You are here
Experts Debate Effect of Removing Guidelines for Dietary Cholesterol
Recently the annual Dietary Guidelines Advisory Committee Report stated that cholesterol was “not a nutrient of concern for overconsumption.” But several noted doctors and scientists disagree.
“The result has been a green light for people to eat unhealthful foods,” said Dr. Neal D. Barnard, founding president of the Physicians Committee for Responsible Medicine, said in March in testimony before the advisory committee. “The committee made a scientific error on cholesterol, and to carry that mistake into the guidelines is not scientifically defensible and serves only to perpetuate confusion.”
A conclusion that eating foods high in cholesterol, such as eggs, will not affect blood cholesterol levels is flawed science, several critics have stated. Others raise concern that people will use that pronouncement as license to eat as much high-cholesterol foods as they want.
Moreover, other components in foods containing cholesterol can pose health risks, including saturated fat, they said.
“Most of the members of the public don’t differentiate between dietary cholesterol and blood cholesterol or the effects of dietary cholesterol from the risk of foods that contain it,” Barnard said in his testimony.
Dr. Michael Greger of NutritionFacts.com went a step further, stating that dietary cholesterol not only raises blood cholesterol but increases the risk of diabetes, cancers, and liver disease, including nonalcoholic cirrhosis, cancer, and hepatitis C.
Another problem, Greger testified, is that cholesterol is “correlated with other disease-promoting components in the same foods,” such as saturated fat. Removing limits on cholesterol consumption will invite people “to consume foods that should be minimized in lieu of healthier food choices.”
The U.S. Department of Agriculture updates science-based dietary guidelines every 5 years, with new guidelines expected later this year. The advisory committee wants to overturn the 2010 guidelines recommending less than 300 mg a day of dietary cholesterol, with a national average of 340 mg. One egg yolk contains about 185 mg of cholesterol.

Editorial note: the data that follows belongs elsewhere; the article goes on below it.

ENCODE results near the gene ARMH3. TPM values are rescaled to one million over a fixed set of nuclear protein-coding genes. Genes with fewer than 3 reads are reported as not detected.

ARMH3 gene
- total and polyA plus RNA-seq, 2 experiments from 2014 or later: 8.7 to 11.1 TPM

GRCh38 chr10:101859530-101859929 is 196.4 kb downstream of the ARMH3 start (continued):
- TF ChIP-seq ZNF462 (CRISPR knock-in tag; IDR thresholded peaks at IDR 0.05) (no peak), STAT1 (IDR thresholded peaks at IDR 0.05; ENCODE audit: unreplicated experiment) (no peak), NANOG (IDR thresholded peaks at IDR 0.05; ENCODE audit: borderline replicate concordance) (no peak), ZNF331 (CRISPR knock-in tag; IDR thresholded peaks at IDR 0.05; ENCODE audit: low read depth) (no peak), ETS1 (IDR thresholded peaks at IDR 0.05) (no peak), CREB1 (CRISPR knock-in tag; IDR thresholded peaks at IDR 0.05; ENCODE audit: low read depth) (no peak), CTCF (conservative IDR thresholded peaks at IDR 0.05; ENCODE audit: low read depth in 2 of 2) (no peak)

Cholesterol occurs only in animal-based foods, with high concentrations in eggs, shellfish, and organ meats, including liver. While those foods don’t contain high levels of saturated fat, certain cuts of beef (ribs), lamb, and pork (chops), and whole-dairy products do contain elevated levels of cholesterol and saturated fat. The draft guidelines say that limiting saturated fat consumption “would further reduce the population level risk of cardiovascular disease.”
So will saturated-fat consumption increase once limits on dietary cholesterol have been removed?
Dr. Robert H. Eckel, a professor at the University of Colorado School of Medicine, co-authored the 2013 American Heart Association/American College of Cardiology evidence upon which the committee based its decision to remove dietary cholesterol limits. “The evidence we reviewed indicated that dietary cholesterol independent from the intake of saturated and trans fats alone caused no appreciable increase in blood cholesterol levels,” he said.
But he added that the advisory committee’s statement should include an asterisk to denote the need for definitive studies to decide the matter.
“I think the public’s completely confused,” Eckel said. “The right studies need to be done where the entire diet is prescribed and the only modification is in cholesterol content.”
Cholesterol is needed to produce hormones, vitamin D, and substances that help digest food. The body makes the amount of cholesterol it needs, the National Institutes of Health says. Cholesterol travels in the blood, with elevated low-density lipoprotein (LDL) cholesterol levels responsible for the buildup of plaque in arteries, resulting in cardiovascular and heart disease.
Cholesterol in the blood courses back to the liver, where it is removed and discarded. But saturated fat in the liver prevents that organ from removing the cholesterol, allowing levels to build in the blood, the NIH explains.
Dr. Lewis Kuller, of the University of Pittsburgh Graduate School of Public Health, said research studies from the 1950s through the 1970s clearly found that dietary cholesterol increases blood cholesterol. But the advisory committee, he said, relies only on research done since 1990. Modern studies survey people about what foods they consumed, compared with the earlier studies, which provided study participants with specific diets to measure the effects of dietary cholesterol.
For that reason, Kuller said the committee’s statement is “fallacious.”
“The intake of dietary cholesterol has been reduced dramatically [over the decades] primarily by efforts to convince the public to reduce their intake of dietary cholesterol,” Kuller stated in a written response to the committee guidelines. Those population-wide reductions in cholesterol represent “a major public health advance.” But that’s now at risk if limits on dietary cholesterol are removed. An increase in the nation’s average cholesterol rate of just 10 mg “can be interpreted to result in perhaps a 20 percent increase in the risk of coronary heart disease.”
A higher dietary cholesterol intake also has been linked to other health problems, including colon cancer, Kuller said.
Source: Medical Xpress; April 14, 2015.